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Nigeria History

Practically all the indigenous races of Africa are represented in Nigeria, hence the great diversity of her people and culture. It was in Nigeria that the Bantu and SemiBantu, migrating from southern and central Africa, intermingled with the Sudanese. Later, other groups such as Shuwa-Arabs, the Tuaregs, and the Fulanis, who are concentrated in the far north, entered northern Nigeria in migratory waves across the Sahara Desert. The first occupants of Nigeria settled in the forest belt and in the Niger Delta region.Today there are estimated to be more than 250 ethnic groups in Nigeria. While no single group enjoys an absolute numeric majority, four major groups constitute 60% of the population: Hausa-Fulani in the north, Yoruba in the west, and Igbo in the east. Other groups include: Kanuri, Binis, Ibibio, Ijaw, Itsekiri, Efik, Nupe, Tiv, and Jukun.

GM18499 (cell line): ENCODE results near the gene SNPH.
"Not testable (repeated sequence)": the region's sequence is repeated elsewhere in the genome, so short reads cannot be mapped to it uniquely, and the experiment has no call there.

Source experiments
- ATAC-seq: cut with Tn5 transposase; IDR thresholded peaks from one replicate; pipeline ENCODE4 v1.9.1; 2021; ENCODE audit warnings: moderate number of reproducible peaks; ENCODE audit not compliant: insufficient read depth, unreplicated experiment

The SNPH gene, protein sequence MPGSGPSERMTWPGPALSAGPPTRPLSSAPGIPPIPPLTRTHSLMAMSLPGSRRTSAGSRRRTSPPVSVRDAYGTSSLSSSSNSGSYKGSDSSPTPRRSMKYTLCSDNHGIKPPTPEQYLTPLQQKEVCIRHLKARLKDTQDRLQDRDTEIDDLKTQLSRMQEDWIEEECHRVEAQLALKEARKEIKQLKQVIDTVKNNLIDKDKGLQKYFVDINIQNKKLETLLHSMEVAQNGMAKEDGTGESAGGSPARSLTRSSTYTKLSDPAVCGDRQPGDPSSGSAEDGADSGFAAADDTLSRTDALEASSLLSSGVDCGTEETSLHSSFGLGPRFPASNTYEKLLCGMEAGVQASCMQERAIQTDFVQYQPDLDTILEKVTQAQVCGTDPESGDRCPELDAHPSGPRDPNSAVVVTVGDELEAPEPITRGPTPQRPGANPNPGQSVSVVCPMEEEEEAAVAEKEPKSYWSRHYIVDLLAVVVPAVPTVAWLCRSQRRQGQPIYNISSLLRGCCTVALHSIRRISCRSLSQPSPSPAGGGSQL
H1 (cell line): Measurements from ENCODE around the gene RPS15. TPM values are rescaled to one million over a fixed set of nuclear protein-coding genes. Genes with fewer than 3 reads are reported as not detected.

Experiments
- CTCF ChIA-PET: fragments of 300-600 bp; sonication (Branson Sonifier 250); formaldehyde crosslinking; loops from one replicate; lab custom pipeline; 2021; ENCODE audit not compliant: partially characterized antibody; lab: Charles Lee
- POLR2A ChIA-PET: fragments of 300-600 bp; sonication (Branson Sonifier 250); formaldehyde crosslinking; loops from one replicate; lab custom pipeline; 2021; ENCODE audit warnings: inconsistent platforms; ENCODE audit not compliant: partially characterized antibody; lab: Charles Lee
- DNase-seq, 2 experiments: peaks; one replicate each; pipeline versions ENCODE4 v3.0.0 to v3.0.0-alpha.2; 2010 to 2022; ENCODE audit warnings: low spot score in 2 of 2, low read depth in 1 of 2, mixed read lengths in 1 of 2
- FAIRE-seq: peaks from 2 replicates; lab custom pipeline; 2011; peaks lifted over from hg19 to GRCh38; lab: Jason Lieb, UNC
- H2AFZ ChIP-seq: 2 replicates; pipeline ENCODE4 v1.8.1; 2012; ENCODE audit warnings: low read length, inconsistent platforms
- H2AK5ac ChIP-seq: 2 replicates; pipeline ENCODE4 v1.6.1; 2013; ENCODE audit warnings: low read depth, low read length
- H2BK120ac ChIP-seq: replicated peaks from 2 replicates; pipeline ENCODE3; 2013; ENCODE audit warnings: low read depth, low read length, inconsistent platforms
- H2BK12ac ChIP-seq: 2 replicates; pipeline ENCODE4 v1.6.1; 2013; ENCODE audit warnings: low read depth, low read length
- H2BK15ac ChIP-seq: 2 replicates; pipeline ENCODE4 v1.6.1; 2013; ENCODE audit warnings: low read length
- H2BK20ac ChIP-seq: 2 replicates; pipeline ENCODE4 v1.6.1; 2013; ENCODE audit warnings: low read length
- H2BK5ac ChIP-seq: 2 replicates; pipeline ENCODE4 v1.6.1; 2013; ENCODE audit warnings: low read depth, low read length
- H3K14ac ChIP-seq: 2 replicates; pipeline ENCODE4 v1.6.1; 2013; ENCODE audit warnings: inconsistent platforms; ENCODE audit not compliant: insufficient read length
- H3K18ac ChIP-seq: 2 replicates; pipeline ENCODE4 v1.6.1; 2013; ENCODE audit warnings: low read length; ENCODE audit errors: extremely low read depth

Kanem-Borno: There is no clear evidence to link the people of the Jos Plateau with the Nok culture, or the Eze Nri of today with Igbo Ukwu. The history of Borno can be traced back to the 9th Century when Arabic writers in north Africa discovered the kingdom of Kanem east of Lake Chad. Boosted by trade with the Nile region and Trans-Saharan routes, the empire prospered. In the years that followed, complex political and social systems were developed, particularly after the Bulala invasion in the 14th Century. Later the empire moved from Kanem to Borno, hence the name. The empire lasted for 1,000 years (until the 19th Century) despite challenges from the Hausa-Fulani in the west and Jukun from the south.